A Textbook Refugee Case

Edward Snowden is asking nothing untoward from Germany. He only asks that Germany behave decently. If Snowden gives testimony in Germany, he asks only for a guarantee he will not be extradited to the United States. His request isn’t improper, it is just common sense. An informant can’t be handed over to someone else as a favor. That would be gross ingratitude and a betrayal as well. Safe conduct for Snowden and a letter of safe passage stating he won’t be handed over to another country: That would not only be proper, it would also be an act of recovery from the damage inflicted on Germany’s sovereignty and integrity by the espionage committed by the U.S.

The U.S. intelligence agency Snowden previously worked for has tapped and siphoned off information practically from God and the rest of the world: the Vatican, Angela Merkel, the European Union Commission and an incalculable number of individuals in Germany as well as globally. Snowden exposed this grand inquisition and had to flee from the grand inquisitor. He has not profited whatsoever from his whistle-blowing; he has only suffered because of it. The profit will be realized by the law of Western democracies if they learn from this global scandal and finally set limits on what their intelligence services are permitted to do.

The sort of espionage the National Security Agency indulged in — and continues to indulge in — might well be described as government criminality. Snowden’s acts may be punishable under U.S. law because it is those laws he broke. But the real criminality lies with the conditions and the machinations he denounces.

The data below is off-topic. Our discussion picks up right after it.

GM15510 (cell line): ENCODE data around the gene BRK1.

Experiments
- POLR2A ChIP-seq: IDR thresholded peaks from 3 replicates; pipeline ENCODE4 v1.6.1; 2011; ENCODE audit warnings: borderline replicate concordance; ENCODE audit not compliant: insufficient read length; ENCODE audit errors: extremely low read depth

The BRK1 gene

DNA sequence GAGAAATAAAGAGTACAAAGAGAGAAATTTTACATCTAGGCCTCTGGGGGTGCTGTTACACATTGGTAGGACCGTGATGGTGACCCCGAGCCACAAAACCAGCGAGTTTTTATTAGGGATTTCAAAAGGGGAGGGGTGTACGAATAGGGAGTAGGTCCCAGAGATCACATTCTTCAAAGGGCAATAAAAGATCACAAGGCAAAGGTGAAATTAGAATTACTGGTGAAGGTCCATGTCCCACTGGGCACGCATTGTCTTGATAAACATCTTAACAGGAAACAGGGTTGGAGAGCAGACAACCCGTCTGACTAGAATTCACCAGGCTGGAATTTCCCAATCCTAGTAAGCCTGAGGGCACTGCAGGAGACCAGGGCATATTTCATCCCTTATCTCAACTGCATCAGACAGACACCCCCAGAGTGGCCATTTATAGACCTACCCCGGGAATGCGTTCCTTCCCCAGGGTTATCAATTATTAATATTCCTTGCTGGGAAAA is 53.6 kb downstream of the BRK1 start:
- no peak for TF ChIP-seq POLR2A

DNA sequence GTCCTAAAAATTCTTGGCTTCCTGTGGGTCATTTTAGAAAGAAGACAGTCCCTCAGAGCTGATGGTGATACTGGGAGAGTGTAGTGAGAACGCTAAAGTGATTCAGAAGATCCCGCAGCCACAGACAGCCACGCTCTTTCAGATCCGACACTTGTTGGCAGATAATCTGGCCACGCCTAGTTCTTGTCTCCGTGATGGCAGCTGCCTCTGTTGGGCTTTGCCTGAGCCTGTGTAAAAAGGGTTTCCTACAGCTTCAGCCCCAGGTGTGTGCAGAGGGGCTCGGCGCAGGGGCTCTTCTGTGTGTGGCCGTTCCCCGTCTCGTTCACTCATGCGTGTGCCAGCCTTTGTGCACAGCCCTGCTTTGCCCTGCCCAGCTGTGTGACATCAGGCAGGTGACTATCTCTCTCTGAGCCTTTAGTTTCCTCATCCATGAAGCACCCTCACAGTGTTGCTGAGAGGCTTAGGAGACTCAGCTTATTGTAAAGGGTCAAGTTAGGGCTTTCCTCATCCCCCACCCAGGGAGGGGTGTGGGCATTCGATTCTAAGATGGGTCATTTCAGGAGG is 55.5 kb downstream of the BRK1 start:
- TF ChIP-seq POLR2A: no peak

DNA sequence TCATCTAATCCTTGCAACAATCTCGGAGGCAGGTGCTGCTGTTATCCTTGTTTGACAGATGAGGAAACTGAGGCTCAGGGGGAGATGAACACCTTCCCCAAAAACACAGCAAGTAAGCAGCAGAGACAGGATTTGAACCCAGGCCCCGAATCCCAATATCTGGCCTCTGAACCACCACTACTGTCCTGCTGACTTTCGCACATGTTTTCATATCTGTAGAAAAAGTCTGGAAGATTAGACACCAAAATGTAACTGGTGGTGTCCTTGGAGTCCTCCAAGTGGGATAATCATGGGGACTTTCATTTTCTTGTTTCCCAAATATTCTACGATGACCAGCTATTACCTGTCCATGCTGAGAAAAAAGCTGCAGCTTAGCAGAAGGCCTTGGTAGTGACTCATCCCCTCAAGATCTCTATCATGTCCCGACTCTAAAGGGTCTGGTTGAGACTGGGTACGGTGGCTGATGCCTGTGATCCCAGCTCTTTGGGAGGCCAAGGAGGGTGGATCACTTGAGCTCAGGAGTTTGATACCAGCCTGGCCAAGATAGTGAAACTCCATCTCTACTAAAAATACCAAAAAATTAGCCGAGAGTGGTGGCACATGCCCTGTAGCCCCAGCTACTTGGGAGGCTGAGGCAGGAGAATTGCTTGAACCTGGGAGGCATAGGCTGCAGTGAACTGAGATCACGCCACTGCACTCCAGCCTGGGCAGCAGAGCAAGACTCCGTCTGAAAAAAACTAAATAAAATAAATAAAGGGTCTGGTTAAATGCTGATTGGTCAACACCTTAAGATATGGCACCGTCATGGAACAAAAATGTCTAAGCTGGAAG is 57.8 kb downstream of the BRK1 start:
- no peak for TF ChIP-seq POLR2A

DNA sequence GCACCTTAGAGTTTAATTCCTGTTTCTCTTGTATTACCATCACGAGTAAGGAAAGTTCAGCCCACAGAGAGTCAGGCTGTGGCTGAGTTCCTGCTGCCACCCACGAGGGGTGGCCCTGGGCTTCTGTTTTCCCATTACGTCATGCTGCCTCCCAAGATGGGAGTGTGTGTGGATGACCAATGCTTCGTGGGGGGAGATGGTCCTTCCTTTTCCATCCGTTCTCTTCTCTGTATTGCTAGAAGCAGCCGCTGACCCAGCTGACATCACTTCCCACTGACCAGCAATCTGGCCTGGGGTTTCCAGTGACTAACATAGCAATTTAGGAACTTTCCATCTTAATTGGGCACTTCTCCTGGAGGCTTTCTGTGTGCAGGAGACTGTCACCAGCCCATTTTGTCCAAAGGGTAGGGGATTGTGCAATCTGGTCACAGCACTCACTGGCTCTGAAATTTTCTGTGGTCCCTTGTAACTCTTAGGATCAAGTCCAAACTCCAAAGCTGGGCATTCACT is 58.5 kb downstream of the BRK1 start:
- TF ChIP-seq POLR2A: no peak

Germany Wants Answers

The German government faces a delicate situation. The current government, as well as the future government not yet formed — which will also operate as a coalition — will have to reach a consensus as to whether it should risk a moderate conflict with the United States. It’s not as it was with former Chancellor Schröder, when the decision was whether or not to participate in the Iraq War that eventually proved disastrous for America.

This is smaller, but nonetheless highly symbolic. It’s about the fate of a refugee being persecuted by the Americans as if he were the reincarnation of Osama bin Laden. Snowden is just one single refugee, but he’s the textbook definition of a refugee: A conscientious objector whose motives are as pure as one could hope for.

Germany should — Germany must — give Edward Snowden a residence permit. Germany should — Germany must — grant Edward Snowden safe passage. That’s all legally possible. Snowden needs immunity from deportation to the United States. Germany should promise him that and then keep its promise. Germany needs enlightenment about the extensive wire-tapping carried out by the United States. That enlightenment is possible only with Edward Snowden’s help. As Immanuel Kant said, enlightenment means escape from Germany’s self-inflicted immaturity.

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